Find out how Sweden is turning Waste to Energy

More than 99 per cent of all household waste in Sweden is recycled in one way or another, and has set itself apart in meeting the energy needs of the country from waste to energy. This means that the country has gone through something of a recycling revolution in the last decades, considering that only 38 per cent of household waste was recycled in 1975.

Today, recycling stations are as a rule no more than 300 metres from any residential area. Most Swedes separate all recyclable waste in their homes and deposit it in special containers in their block of flats or drop it off at a recycling station. Few other nations deposit less in rubbish dumps.

Meanwhile, Swedish households keep separating their newspapers, plastic, metal, glass, electric appliances, light bulbs and batteries. Many municipalities also encourage consumers to separate food waste. And all of this is reused, recycled or composted.

Newspapers are turned into paper mass, bottles are reused or melted into new items, plastic containers become plastic raw material; food is composted and becomes soil or biogas through a complex chemical process. Rubbish trucks are often run on recycled electricity or biogas. Wasted water is purified to the extent of being potable. Special rubbish trucks go around cities and pick up electronics and hazardous waste such as chemicals. Pharmacists accept leftover medicine. Swedes take their larger waste, such as a used TV or broken furniture, to recycling centres on the outskirts of the cities.

Waste to energy

Let’s take a closer look at the 50 per cent of the household waste that is burnt to produce energy at incineration plants. Waste is a relatively cheap fuel and Sweden has, over time, developed a large capacity and skill in efficient and profitable waste treatment. Sweden even imports 700,000 tonnes of waste from other countries.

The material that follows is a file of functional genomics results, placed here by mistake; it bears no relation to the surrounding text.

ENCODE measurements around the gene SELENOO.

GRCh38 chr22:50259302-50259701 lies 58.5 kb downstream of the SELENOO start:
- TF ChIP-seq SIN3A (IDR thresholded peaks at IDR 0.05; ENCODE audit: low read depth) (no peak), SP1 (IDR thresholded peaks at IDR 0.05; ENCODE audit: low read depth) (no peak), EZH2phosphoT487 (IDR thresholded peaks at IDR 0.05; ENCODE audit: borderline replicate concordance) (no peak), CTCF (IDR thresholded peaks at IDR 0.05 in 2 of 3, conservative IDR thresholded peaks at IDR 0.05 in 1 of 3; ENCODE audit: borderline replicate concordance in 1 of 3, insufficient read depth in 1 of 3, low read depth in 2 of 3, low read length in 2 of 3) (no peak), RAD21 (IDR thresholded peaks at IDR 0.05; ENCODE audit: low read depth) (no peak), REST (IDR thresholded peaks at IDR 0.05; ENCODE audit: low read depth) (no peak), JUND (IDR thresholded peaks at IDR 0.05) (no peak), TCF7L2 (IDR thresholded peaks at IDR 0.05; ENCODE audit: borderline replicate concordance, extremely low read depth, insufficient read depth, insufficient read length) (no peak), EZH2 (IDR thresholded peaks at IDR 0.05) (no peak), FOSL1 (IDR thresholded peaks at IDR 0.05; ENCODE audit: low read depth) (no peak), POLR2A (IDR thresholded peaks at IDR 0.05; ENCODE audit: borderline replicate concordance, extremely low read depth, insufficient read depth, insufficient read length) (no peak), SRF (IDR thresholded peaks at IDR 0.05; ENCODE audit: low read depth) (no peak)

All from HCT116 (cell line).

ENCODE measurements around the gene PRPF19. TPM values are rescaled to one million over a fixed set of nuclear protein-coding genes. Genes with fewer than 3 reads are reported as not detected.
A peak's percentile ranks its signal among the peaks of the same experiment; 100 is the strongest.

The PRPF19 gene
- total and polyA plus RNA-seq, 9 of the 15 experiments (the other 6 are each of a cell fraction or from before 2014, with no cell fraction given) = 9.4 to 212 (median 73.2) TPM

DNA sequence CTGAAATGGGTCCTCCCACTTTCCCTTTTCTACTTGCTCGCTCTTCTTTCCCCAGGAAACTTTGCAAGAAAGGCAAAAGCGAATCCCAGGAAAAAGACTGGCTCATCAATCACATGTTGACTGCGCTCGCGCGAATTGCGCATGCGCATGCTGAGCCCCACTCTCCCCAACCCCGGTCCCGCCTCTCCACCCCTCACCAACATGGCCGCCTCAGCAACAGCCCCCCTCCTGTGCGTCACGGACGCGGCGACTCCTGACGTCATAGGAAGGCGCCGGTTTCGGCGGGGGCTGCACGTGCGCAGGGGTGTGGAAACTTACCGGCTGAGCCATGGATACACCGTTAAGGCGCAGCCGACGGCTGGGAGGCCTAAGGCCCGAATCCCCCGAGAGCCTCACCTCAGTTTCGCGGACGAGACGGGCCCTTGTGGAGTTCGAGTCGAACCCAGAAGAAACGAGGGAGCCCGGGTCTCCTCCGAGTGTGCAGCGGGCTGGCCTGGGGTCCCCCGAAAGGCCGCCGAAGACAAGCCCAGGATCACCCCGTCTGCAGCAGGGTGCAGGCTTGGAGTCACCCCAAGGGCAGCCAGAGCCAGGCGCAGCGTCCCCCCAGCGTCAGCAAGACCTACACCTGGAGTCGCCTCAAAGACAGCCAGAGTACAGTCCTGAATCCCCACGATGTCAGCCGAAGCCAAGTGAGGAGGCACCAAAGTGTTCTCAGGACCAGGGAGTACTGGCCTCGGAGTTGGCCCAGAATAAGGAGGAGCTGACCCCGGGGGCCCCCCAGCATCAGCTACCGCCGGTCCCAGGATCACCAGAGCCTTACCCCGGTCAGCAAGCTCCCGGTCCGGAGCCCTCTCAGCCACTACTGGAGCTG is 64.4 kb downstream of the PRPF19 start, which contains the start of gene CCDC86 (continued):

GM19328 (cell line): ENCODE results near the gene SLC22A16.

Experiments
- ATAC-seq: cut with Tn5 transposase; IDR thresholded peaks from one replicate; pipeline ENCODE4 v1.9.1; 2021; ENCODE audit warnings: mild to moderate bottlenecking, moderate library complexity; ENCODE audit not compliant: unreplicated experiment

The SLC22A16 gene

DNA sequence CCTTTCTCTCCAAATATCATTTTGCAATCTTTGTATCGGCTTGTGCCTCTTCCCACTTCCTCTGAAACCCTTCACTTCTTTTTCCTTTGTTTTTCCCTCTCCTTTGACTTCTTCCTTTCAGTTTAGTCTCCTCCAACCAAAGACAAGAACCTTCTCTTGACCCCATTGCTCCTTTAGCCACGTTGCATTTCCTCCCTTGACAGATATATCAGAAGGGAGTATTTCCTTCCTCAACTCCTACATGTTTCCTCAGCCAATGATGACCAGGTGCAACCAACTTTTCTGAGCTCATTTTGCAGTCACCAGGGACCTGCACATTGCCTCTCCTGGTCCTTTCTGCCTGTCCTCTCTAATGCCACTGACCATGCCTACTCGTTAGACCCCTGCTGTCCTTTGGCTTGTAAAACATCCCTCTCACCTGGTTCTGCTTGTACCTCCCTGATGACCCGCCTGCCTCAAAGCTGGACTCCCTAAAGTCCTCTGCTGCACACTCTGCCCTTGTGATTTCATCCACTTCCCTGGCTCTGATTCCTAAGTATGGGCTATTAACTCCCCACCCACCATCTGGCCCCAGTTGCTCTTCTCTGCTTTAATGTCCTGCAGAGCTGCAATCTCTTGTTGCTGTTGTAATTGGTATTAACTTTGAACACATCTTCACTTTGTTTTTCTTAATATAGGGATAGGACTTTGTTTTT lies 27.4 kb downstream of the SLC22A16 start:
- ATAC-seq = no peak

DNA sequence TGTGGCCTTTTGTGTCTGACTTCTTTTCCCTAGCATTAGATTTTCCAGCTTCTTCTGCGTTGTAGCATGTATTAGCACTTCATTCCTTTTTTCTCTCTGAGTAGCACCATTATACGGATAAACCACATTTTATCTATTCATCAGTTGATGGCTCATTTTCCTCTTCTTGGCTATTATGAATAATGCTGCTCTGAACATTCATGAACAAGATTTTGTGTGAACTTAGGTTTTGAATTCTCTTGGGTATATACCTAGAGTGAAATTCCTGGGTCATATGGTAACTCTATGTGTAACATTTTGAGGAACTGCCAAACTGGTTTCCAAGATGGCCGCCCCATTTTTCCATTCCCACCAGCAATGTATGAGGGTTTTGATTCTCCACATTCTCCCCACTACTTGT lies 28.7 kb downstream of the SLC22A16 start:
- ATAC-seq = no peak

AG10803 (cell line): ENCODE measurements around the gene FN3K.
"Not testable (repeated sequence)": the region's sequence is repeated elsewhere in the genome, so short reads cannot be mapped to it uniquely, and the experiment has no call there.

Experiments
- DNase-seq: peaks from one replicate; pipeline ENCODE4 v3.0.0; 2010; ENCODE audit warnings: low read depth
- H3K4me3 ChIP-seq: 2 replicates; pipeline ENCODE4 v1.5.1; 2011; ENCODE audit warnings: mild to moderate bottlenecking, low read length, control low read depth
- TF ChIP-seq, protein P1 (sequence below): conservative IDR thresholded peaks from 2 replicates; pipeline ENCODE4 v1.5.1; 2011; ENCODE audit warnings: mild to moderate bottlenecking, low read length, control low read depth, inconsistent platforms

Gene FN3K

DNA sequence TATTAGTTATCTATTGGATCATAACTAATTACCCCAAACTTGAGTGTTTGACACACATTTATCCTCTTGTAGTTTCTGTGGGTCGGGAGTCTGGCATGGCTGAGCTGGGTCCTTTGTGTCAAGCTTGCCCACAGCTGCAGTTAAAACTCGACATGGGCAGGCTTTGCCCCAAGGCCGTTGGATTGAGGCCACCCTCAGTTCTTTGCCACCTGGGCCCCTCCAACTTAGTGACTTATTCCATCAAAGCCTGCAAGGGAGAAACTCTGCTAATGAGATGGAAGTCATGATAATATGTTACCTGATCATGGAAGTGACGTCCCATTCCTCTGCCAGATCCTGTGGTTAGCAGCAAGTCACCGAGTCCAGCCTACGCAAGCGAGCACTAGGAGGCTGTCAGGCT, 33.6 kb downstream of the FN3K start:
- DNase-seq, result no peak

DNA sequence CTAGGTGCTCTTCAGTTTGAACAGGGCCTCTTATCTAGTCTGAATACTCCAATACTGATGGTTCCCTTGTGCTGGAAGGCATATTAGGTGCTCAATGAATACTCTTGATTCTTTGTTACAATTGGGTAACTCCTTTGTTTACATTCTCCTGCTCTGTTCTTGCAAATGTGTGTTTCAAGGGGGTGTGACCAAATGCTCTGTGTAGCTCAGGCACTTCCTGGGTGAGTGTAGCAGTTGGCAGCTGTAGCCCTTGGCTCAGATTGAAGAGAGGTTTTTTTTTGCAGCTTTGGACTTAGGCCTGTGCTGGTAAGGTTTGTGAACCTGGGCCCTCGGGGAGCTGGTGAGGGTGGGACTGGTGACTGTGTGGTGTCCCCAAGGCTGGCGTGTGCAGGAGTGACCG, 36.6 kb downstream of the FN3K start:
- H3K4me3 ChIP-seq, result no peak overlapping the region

The remaining ashes constitute 15 per cent of the weight before burning. From the ashes, metals are separated and recycled, and the rest, such as porcelain and tile, which do not burn, is sifted to extract gravel that is used in road construction. About one per cent still remains and is deposited in rubbish dumps.

The smoke from incineration plants consists of 99.9 per cent non-toxic carbon dioxide and water, but is still filtered through dry filters and water. The dry filters are deposited. The sludge from the dirty filter water is used to refill abandoned mines.

In Sweden, burning waste to produce energy is uncontroversial, but in other countries – like the US – it is a much debated topic.

Companies joining the effort

Some Swedish companies have voluntarily joined in the struggle. For example, H&M has begun accepting used clothing from customers in exchange for rebate coupons in an initiative called Garment Collecting.

The Optibag company has developed a machine that can separate coloured waste bags from each other. People throw food in a green bag, paper in a red one, and glass or metal in another. Once at the recycling plant, Optibag sorts the bags automatically. This way, waste sorting stations could be eliminated.

The southern Swedish city of Helsingborg even fitted public waste bins with loudspeakers playing pleasant music – all in the name of recycling.

Back to Swedish Waste Management and Recycling Association CEO Wiqvist, who thinks perfection in recycling is possible, an idea worth striving for.

‘“Zero waste” – that is our slogan’, he says. ‘We would prefer less waste being generated, and that all the waste that is generated is recycled in some way. Perfection may never happen, but it certainly is a fascinating idea.’

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